Henry Tilbe Smith

England, 1831. The year that saw the opening of the London Bridge, creation of the Royal Astronomical Society, the coronation of King William IV, the scientific demonstrations of the brilliant Michael Faraday, the departure of Charles Darwin for the Galapagos, and the birth of the also brilliant James Clerk Maxwell. But all that pales in comparison to the event that occurred on January 11.

It was that day that Henry Tilbe Smith was born to Charles and Ann Smith in the English village of Aldington in the county of Kent. He was their first child.

Three months later, on April 30, little Henry was christened in the local Aldington church, St. Martin’s. By 1841, he had a sister, Ellen Ann.

St. Martin's Church, Aldington
St. Martin’s Church, Aldington

In 1851, at age 20, Henry boarded the Italy at Liverpool for the trip to America. The trip to Liverpool was enough in itself for a village boy such as Henry. Liverpool stood at the other side of the country.

The Italy made another stop at Queenstown, Ireland, another new sight for Henry, before coming to New York.

Passenger list for Henry Smith
Passenger list for Henry Smith

From New York, he made his way to Rock Creek, Ohio, in Ashtabula County. There he met Frances Elizabeth Wilbur and they married in 1852. They soon moved to nearby Saybrook. There Henry became father to five children: Henrietta Ann, Mary Elizabeth, Charles Anson, Katherine Bell, and Frederick Henry.

Henry spent his years in America farming with his sons Charles and Frederick to help until they got their own farms nearby.

The last few years of his life Henry suffered from high cholesterol and high blood pressure, which we can probably blame on his diet which was high in fats. This caused his arteries to clog and blood to flow slowly, which probably led to some confusion as the blood wasn’t getting to his brain. When he worked he probably had tight pains in his chest and couldn’t catch his breath no matter how hard he tried. On September 18, in the early hours of the morning, Henry’s heart simply gave out.Henry Tilby Smith tombstone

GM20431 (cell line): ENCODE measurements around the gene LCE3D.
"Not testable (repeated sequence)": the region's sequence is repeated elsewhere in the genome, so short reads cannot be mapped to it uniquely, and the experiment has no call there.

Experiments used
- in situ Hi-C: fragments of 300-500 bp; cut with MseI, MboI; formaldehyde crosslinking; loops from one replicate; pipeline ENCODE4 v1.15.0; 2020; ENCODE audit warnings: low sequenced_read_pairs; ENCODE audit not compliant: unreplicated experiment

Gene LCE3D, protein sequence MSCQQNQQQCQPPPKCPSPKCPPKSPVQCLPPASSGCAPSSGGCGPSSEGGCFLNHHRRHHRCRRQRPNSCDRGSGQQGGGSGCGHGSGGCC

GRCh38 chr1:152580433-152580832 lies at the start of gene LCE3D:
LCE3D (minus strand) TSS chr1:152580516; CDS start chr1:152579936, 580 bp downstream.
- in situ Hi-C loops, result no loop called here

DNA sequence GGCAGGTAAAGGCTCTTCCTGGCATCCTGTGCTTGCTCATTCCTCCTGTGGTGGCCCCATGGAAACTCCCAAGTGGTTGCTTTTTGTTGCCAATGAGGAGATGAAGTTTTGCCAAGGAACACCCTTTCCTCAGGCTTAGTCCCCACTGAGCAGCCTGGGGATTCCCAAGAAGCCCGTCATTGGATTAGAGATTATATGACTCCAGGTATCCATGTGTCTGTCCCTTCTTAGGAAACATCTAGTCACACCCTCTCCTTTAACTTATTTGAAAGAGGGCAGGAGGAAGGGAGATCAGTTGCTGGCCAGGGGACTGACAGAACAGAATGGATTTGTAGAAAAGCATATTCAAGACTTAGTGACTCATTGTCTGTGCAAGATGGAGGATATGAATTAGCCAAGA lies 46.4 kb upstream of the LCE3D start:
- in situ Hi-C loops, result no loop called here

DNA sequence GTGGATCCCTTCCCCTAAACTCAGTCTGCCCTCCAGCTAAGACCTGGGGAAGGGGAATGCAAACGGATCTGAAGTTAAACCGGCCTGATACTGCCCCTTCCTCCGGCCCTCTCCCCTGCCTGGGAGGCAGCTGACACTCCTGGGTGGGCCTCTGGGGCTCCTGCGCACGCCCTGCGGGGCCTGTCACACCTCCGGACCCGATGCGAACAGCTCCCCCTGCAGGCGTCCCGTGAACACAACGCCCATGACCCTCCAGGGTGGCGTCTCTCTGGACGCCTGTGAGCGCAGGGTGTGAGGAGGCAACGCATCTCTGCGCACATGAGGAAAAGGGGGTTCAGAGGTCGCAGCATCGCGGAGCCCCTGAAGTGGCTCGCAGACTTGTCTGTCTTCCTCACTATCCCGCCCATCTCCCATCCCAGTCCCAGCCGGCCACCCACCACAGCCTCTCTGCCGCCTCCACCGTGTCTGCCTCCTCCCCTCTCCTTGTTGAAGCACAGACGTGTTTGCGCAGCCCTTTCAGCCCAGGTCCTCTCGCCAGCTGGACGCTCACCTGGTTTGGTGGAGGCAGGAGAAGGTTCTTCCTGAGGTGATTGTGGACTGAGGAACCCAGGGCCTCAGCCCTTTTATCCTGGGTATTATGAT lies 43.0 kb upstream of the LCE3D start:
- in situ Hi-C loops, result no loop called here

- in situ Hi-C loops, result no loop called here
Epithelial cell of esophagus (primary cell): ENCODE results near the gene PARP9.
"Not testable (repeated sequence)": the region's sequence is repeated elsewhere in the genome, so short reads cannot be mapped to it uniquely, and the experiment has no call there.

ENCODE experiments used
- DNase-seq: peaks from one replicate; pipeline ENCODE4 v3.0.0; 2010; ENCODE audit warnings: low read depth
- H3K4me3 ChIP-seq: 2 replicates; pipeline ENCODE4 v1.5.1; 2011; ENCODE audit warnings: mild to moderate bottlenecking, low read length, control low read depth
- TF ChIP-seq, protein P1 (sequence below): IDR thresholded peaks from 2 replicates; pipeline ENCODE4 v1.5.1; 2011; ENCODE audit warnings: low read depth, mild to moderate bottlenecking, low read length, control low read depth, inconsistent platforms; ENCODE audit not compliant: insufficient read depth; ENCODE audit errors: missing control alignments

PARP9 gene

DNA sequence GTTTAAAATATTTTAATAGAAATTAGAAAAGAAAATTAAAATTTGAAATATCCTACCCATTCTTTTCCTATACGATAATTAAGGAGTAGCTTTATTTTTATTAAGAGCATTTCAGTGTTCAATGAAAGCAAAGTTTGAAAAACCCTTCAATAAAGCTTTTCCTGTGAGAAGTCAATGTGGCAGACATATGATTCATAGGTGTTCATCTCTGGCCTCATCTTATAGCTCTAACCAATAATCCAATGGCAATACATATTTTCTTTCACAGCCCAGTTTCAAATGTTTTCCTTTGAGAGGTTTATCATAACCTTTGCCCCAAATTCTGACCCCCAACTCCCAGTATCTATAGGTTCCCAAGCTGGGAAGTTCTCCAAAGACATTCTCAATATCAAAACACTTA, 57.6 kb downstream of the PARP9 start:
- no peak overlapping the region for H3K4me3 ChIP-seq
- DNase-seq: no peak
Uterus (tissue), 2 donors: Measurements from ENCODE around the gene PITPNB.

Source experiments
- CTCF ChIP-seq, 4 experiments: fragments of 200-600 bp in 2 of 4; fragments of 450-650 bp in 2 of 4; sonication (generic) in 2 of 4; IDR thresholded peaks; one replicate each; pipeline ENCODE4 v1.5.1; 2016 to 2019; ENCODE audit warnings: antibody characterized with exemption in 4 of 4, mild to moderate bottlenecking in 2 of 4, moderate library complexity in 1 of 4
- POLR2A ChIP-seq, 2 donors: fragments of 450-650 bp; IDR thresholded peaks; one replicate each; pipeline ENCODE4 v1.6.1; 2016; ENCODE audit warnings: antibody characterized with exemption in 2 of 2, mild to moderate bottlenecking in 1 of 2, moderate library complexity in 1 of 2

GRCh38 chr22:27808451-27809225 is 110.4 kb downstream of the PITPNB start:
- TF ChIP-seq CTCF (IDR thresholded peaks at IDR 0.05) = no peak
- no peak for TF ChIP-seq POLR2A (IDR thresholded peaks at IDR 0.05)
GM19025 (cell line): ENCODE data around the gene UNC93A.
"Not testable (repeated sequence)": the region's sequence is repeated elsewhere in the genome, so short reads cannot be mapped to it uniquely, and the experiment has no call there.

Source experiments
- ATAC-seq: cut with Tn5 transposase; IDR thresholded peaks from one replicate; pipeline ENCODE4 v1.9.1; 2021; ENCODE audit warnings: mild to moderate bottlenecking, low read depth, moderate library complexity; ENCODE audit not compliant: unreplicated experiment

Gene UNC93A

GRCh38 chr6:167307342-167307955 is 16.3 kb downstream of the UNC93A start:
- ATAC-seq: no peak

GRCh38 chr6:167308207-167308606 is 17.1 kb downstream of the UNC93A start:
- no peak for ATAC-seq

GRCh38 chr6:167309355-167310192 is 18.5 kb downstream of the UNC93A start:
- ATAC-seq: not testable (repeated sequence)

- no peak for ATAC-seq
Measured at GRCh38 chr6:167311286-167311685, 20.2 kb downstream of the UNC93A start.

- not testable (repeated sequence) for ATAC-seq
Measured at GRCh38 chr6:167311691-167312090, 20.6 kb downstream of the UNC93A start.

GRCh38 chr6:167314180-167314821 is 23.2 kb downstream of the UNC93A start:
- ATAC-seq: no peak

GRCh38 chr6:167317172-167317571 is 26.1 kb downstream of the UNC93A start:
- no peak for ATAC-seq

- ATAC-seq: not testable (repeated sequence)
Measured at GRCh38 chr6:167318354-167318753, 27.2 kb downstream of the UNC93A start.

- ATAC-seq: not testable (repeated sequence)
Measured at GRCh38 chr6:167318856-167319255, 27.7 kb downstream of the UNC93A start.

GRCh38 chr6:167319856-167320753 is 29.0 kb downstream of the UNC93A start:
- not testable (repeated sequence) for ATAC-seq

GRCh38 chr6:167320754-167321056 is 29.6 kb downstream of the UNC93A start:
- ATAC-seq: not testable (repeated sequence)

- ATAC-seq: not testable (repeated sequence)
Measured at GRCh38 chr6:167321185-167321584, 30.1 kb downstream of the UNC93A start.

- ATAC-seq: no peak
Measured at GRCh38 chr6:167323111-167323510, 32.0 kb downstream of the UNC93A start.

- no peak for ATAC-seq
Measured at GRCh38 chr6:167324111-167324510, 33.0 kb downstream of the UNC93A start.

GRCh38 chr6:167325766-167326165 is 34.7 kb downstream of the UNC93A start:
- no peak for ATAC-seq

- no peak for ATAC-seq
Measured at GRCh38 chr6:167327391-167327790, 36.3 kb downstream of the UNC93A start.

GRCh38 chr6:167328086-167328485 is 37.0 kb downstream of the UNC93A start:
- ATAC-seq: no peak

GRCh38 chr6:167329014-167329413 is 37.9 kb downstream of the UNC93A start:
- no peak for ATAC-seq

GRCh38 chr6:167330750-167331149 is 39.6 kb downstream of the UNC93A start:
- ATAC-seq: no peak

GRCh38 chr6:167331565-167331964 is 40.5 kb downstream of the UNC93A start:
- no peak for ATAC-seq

Funeral Card Friday: Joseph Hawley

164ff360-8adb-407c-9865-1d4715e14ec1I got into this particular branch through my favorite cousin Mark. Our grandmothers were sisters but this is his grandfather’s side. Joseph Hawley is his third great-grandfather.

Joseph was born on 31 December 1834 in Mapperley, a Derbyshire village in England. His parents were William and Sarah Hawley.  By the age of 17, he was working as a servant for the Thornhill family in nearby Stanton. Soon enough though, he began working at the coal mines in Ilkeston and Stonebroom like most men in the village.

There he worked until 1882 when he decided he wanted something better for the remainder of his life. He took his family and moved them to Young, Pennsylvania in Jefferson County.

But the miner in him just couldn’t quit. He worked the Pennsylvania coal mines until his death on 26 March 1908 of the “infirmities of old age.” Having the flu certainly didn’t help.

He was buried in the Horatio Cemetery in nearby Punxsutawney three days later.